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Jane Eyre is the story of a poor, orphaned girl's search for love. In the first part of the novel, Jane is ten years old and living, none too happily, at Gateshead House with Mrs. Reed, her uncle's widow, and the three Reed children-Eliza, Georgiana, and John. John is a bully, and when Jane fights back after he throws a book at her head, Mrs. Reed blames her for starting the fight and lying about it. As punishment, Jane is shut up in an empty bedroom-called the red-room, where she has a terrifying experience that she interprets as a visitation from the ghost of her dead Uncle Reed. A few months later, Mrs. Reed turns Jane over to a gloomy death-obsessed clergyman, Mr. Brocklehurst, who runs a charity school for the daughters of poor churchmen. She tells him to watch Jane carefully, because the girl is a liar.
Lowood, the charity boarding school, is a dismal place. There is never enough to eat, and the girls are forbidden even the smallest pleasures in the name of teaching them Christian humility. Jane makes friends with a sweet-natured, pious girl named Helen Burns, who tells her that they ought to bear their sufferings at the school with patience. Helen never shows resentment, even when she becomes the favorite target of the school's nastiest teacher, Miss Scatcherd. But when Mr. Brocklehurst humiliates Jane by repeating Mrs. Reed's charge against her in front of the whole school, she rebels. She talks the school superintendent into getting a letter from the Reed family apothecary (who treated Jane after her ordeal in the red-room), which clears her name.
When spring comes, the school is swept by a typhus epidemic. About half the girls fall ill, and some even die. Helen, too, is ill, but from consumption (tuberculosis). When Jane sneaks into Helen's room for a visit, she is shocked to find her friend has only a few hours to live. Helen dies in Jane's arms, proclaiming her steadfast faith in God.
As a result of the epidemic, Lowood comes under investigation, and conditions at the school are improved. Jane stays on, as a pupil and later as a teacher, until she is nineteen years old. Jane has become a dear friend of Miss Temple, the school superintendent, and when she leaves her job to get married, Jane decides that the time has come for her to leave as well.
Jane is hired as a governess by a Mrs. Fairfax, who lives in a substantial but rather gloomy country manor-house, Thornfield Hall. Only after she has moved in does Jane realize that Mrs. Fairfax is only the housekeeper. Jane becomes quite fond of her only pupil, a saucy little French girl named Adele Varens. Yet there is an aura of mystery about the house-the master, Mr. Edward Rochester, is seldom at home, and from time to time Jane hears eerie laughter coming from one of the locked rooms on the third story of the house. Mrs. Fairfax tells her that this is Grace Poole, an otherwise taciturn servant who spends much of her time sewing in that part of the house.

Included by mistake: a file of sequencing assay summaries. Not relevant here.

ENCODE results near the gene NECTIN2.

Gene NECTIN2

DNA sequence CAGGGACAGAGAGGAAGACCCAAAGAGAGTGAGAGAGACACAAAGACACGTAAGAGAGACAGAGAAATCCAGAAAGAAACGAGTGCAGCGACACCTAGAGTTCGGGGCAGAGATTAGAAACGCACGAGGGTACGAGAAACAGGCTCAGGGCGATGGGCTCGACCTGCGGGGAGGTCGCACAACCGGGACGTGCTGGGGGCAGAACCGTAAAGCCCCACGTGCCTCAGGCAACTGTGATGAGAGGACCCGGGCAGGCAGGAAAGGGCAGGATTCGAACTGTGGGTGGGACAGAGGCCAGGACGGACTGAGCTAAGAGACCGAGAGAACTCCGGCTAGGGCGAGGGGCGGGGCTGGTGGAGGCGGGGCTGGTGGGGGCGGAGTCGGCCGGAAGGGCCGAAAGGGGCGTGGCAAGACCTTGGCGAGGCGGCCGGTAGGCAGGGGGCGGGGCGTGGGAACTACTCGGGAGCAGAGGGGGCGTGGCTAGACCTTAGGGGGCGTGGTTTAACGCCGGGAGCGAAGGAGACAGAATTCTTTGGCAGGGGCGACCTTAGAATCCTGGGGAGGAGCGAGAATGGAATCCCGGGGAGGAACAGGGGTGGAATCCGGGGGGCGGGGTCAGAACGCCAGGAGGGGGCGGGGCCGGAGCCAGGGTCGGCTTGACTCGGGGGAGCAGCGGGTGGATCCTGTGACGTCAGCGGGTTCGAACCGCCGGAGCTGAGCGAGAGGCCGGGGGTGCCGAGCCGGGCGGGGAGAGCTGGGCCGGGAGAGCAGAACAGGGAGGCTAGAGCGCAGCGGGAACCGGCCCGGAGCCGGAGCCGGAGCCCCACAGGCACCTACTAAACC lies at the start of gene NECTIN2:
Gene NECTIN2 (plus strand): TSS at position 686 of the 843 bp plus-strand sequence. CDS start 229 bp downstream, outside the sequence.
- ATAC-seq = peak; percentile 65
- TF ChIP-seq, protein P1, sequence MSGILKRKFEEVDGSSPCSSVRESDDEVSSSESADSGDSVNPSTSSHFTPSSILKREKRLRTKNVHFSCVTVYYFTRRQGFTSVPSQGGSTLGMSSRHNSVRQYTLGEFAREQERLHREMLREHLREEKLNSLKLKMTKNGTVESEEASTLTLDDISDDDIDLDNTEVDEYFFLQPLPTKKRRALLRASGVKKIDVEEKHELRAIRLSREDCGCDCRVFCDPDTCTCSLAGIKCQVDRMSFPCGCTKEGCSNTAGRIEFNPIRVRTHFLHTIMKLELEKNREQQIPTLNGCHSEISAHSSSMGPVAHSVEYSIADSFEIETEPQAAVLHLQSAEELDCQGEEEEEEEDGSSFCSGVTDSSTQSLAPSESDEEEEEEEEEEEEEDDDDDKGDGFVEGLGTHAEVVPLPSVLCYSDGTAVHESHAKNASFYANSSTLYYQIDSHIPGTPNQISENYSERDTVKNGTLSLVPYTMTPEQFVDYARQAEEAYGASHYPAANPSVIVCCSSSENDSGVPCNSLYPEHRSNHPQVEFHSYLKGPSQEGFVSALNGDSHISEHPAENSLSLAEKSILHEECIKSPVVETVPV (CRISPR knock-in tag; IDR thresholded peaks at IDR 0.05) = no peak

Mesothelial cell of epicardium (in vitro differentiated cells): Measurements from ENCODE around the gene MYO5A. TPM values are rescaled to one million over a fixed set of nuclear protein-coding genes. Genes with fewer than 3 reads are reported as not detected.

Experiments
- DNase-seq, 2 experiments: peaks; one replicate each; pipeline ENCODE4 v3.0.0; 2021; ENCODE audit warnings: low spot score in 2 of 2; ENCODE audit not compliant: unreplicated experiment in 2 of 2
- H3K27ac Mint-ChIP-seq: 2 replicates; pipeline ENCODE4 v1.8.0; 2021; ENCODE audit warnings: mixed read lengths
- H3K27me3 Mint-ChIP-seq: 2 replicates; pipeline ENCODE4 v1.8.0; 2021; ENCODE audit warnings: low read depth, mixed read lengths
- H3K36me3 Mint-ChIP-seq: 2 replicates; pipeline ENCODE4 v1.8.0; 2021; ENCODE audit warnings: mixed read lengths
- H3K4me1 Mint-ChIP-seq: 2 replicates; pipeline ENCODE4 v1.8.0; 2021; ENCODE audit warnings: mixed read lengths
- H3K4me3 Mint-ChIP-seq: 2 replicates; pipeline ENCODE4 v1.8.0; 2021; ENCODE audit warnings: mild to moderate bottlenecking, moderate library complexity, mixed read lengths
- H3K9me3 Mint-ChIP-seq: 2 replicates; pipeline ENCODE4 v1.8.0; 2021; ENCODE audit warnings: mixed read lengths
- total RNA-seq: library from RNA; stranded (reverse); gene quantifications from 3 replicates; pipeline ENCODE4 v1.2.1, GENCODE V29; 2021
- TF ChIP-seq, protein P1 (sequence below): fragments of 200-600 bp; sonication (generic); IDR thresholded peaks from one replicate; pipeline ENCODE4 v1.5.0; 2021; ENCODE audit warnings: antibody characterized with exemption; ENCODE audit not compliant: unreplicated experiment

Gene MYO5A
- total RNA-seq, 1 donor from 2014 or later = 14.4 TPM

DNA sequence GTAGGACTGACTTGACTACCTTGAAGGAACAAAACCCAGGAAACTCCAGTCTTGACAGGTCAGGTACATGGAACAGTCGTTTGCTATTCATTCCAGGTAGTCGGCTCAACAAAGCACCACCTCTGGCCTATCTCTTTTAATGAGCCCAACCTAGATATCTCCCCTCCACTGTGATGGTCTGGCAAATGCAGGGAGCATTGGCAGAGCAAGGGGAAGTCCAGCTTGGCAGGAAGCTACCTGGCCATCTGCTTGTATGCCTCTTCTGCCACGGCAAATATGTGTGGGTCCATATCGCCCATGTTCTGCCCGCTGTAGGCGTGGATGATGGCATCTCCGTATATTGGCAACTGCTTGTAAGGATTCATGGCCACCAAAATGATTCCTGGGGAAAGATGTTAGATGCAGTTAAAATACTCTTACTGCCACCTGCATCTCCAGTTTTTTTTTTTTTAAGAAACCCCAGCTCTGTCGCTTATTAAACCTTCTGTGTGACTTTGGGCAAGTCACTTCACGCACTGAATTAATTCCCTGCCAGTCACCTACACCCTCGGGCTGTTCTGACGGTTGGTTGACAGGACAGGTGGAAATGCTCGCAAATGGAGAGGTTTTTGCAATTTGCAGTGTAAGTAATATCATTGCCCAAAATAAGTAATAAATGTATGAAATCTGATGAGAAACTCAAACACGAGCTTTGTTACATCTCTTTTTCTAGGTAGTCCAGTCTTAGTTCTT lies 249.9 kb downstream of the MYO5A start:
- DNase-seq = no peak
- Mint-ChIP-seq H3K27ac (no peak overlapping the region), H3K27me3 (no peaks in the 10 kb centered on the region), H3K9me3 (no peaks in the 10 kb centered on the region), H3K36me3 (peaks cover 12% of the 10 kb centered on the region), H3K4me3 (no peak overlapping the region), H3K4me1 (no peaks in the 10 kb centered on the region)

One wintry night, Mr. Rochester returns unexpectedly to Thornfield. He is a dark, brooding man in his late thirties, with an abrupt, imperious manner. Jane first meets him on the road, after he's been thrown from his horse, and offers him help without realizing who he is. Later, back at Thornfield, when Rochester asks her if she thinks he's handsome, Jane is outspoken enough to say, truthfully, "No, sir." Instead of being offended, Rochester is intrigued and charmed by the boldness of the new governess. There is already a rapport developing between the two of them when, one night, Jane awakens to the sound of the eerie laugh just outside her bedroom door, smells smoke, and discovers that someone has set fire to the hangings around Mr. Rochester's bed. She douses the flames with a pitcher of water. The way Rochester holds Jane's hand after he awakens suggests feelings that go beyond mere gratitude, but she slips away and returns to her room.
The next day, Rochester is gone. He stays away two weeks, and when he does return he brings with him a party of house guests for an extended stay. Among the guests is a Mrs. Ingram and her two daughters, Blanche and Mary. Its obvious that the handsome Blanche is doing her best to snare the affections of Mr. Rochester, but Jane can only suffer her jealousy in silence. One day during the house party, two strange things happen:
1. Mr. Rochester disguises himself as a gypsy woman, and pretending to tell her fortune, tries to find out whether Jane cares for him. She is wary, however, and doesn't reveal her true feelings.